Sunday, February 26, 2012

It Is Different Every Time

Herr Bic has been urging (pestering) me to write a post for a couple of months, but I've been reticent about revealing my ideas on markets because my thoughts on regions, countries, and currencies, sectors and specific stocks, the global economy, can change direction, turn in the opposite direction, over my afternoon martini. For example, I am long-term bullish Chinese solar companies but price action could dictate that I must be short-term bearish, making me a cursed man to any investor who was foolish enough to buy my idea without knowing when I started to sell. Even if my call was right on the money, in such a volatile sector as solar, one week or even one day can be the difference between banking a profit and getting scalped.

Last February, I made this mistake when I was a guest on an investment show. At that time, I was an analyst/strategist at a German "green" fund and was in New York for a clean-tech conference. A good friend of mine, who was my mentor in a former life when I was a journalist, is the host of the investment show and he invited me on to discuss solar for a half hour. Long term I was bullish the sector and I still am, as the technology is still in its formative stage. During the show I spoke about the market in Germany and Europe, the US, the incredible sums of money China was pumping into companies, subsidies, etc. During the last commercial break before my time as a guest would be over, my friend told me to recommend two stocks. I told him I didn't want to tout any stocks, but he was insistent and I was weak.

After the break, my friend asked me on air what stocks I was looking at and I said that I would give two names that I currently believe will move up, "but with a strong caveat: the renewable sector is incredibly volatile." My top pick was JinkoSolar Holding Co., Ltd. (NYSE: JKS), and the shares got a bit of a lift immediately after I mentioned it, and closed that day at $28.02. Two trading days later, after Jinko released its 4Q and full-year 2010 results, the shares opened at $32.07, and climbed as high as $32.21, up approximately 15% since my recommendation less than two trading days earlier.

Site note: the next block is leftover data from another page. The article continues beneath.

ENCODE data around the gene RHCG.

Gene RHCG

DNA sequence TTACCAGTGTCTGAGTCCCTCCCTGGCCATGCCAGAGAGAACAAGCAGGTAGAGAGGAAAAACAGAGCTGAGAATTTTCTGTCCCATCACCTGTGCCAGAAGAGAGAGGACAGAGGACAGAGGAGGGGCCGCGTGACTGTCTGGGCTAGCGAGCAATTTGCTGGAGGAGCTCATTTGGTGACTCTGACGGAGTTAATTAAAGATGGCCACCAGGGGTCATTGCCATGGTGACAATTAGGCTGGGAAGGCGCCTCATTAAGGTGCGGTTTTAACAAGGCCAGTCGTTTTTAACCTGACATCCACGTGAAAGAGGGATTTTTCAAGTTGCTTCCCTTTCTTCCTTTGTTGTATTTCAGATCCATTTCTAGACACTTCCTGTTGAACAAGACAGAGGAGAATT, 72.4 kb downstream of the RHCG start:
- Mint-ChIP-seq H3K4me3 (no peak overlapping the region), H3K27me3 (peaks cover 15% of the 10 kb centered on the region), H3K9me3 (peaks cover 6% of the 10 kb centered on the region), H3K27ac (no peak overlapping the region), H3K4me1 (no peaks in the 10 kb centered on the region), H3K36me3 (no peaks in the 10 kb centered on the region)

I nailed my Jinko call and was a fool too. Why was I a fool? Though Jinko spiked just as I was certain it would, the spike was too high and raised a red flag for me, so I immediately told my colleague who was managing the fund to start selling a good chunk of our position. Jinko ended up closing that day at $28.18, and from that $32.21 high it has been dropping ever since, though the fall off a cliff didn't come for another few months. An investor who had listened to me could have made a nice chunk of change if he had “sold the news” after Jinko released its earnings, and he still could have eked out a profit if he had sold in mid-May, but if he had held to present he would be without a shirt. Jinko closed Friday at $7.81 and that is why I was a fool for naming it.

Maybe I own Jinko shares and no, I would not been holding since shares were above $28 or even above $10. I would have started building a position when Jinko struck a pose for a few days at $4.90. It would have been a small position to build upon. I might also have started positions with LDK Solar Co., Ltd. (NYSE: LDK) and ReneSola Ltd. (NYSE: SOL). And yes, I am long-term bullish Chinese solar companies, but I will never again recommend buying shares unless I could say in real-time when I was selling.

Lately, I've probably been buying shares of German banks, specifically Deutsche Bank AG (NYSE: DB) and Commerzbank (CBK.DE). I could say I've had a remarkable run with both, that I'm considering adding to my Commerzbank position if it can climb back above €2, but I won't say because it is better for a man to learn by himself. I know Herr Bic wanted to buy Deutsche Bank when it was sub-$30, but he said it looked too risky to him. All I said to him was, "Josef Ackermann."

Besides the above, what I am probably following closely is the euro/US dollar trade. My thesis continues to be that currencies rise on weakness and fall on strength, and this trend will continue until it does not. This time it is upside down but it won't always be. It is different every time, and that was one of the most difficult and costly lessons I've learned.

Before I go, I want to mention one other lesson I've learned along this path I've taken: Good traders except all the blame for poor decisions; poor traders always look to others on whom they can pin the blame, or on "unforeseeable" events. I make many mistakes and try to learn from them and to not repeat them if possible. It sounds easy, but it's not. Ego often gets in the way. That other stock I recommended on the investment show was Cree, Inc. (NASDAQ: CREE).

What can I say? Move forward.

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